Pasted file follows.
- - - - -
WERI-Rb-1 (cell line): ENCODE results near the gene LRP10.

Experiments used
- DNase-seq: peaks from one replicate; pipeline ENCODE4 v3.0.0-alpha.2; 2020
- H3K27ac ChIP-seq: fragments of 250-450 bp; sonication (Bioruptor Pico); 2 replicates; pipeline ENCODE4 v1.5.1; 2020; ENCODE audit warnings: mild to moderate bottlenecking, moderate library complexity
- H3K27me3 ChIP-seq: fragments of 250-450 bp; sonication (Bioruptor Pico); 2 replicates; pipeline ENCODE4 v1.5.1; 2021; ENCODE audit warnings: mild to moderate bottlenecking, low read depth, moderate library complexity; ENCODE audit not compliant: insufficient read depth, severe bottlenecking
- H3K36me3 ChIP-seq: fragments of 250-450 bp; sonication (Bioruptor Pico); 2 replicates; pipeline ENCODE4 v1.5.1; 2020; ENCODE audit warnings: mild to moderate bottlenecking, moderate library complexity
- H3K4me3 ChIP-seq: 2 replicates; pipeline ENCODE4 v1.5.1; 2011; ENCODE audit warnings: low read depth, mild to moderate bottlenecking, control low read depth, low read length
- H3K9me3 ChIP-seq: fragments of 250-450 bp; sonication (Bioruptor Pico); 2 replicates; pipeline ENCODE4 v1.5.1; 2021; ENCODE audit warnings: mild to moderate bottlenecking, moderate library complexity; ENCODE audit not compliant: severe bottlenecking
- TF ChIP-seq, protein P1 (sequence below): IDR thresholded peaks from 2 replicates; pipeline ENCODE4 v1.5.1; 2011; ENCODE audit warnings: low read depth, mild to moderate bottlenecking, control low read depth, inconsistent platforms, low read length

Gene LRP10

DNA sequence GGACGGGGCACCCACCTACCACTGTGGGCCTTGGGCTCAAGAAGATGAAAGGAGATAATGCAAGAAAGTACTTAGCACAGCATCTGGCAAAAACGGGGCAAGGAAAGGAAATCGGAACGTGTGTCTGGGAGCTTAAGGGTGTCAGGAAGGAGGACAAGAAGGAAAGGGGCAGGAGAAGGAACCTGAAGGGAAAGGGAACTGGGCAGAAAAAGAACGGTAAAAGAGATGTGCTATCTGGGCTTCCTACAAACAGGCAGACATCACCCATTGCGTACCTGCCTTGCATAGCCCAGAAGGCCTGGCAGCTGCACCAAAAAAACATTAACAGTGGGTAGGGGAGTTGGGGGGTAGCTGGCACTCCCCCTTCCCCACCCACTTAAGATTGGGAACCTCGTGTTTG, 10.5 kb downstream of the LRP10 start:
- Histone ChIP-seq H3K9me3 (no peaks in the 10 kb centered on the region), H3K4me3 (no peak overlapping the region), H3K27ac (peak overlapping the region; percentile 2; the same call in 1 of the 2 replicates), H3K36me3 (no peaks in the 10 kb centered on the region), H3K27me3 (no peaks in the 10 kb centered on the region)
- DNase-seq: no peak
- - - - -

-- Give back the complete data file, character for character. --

WERI-Rb-1 (cell line): ENCODE results near the gene LRP10.

Experiments used
- DNase-seq: peaks from one replicate; pipeline ENCODE4 v3.0.0-alpha.2; 2020
- H3K27ac ChIP-seq: fragments of 250-450 bp; sonication (Bioruptor Pico); 2 replicates; pipeline ENCODE4 v1.5.1; 2020; ENCODE audit warnings: mild to moderate bottlenecking, moderate library complexity
- H3K27me3 ChIP-seq: fragments of 250-450 bp; sonication (Bioruptor Pico); 2 replicates; pipeline ENCODE4 v1.5.1; 2021; ENCODE audit warnings: mild to moderate bottlenecking, low read depth, moderate library complexity; ENCODE audit not compliant: insufficient read depth, severe bottlenecking
- H3K36me3 ChIP-seq: fragments of 250-450 bp; sonication (Bioruptor Pico); 2 replicates; pipeline ENCODE4 v1.5.1; 2020; ENCODE audit warnings: mild to moderate bottlenecking, moderate library complexity
- H3K4me3 ChIP-seq: 2 replicates; pipeline ENCODE4 v1.5.1; 2011; ENCODE audit warnings: low read depth, mild to moderate bottlenecking, control low read depth, low read length
- H3K9me3 ChIP-seq: fragments of 250-450 bp; sonication (Bioruptor Pico); 2 replicates; pipeline ENCODE4 v1.5.1; 2021; ENCODE audit warnings: mild to moderate bottlenecking, moderate library complexity; ENCODE audit not compliant: severe bottlenecking
- TF ChIP-seq, protein P1 (sequence below): IDR thresholded peaks from 2 replicates; pipeline ENCODE4 v1.5.1; 2011; ENCODE audit warnings: low read depth, mild to moderate bottlenecking, control low read depth, inconsistent platforms, low read length

Gene LRP10

DNA sequence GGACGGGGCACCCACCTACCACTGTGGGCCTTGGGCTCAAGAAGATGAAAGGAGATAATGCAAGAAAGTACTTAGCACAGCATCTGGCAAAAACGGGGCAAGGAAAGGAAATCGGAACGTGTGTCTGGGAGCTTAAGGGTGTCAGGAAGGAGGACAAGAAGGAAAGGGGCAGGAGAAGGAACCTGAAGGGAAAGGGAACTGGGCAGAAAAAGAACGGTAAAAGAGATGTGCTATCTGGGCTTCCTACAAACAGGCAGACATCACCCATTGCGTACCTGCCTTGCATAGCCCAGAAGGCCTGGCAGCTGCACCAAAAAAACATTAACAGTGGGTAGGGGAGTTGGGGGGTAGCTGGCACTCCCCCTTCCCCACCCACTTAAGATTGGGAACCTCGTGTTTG, 10.5 kb downstream of the LRP10 start:
- Histone ChIP-seq H3K9me3 (no peaks in the 10 kb centered on the region), H3K4me3 (no peak overlapping the region), H3K27ac (peak overlapping the region; percentile 2; the same call in 1 of the 2 replicates), H3K36me3 (no peaks in the 10 kb centered on the region), H3K27me3 (no peaks in the 10 kb centered on the region)
- DNase-seq: no peak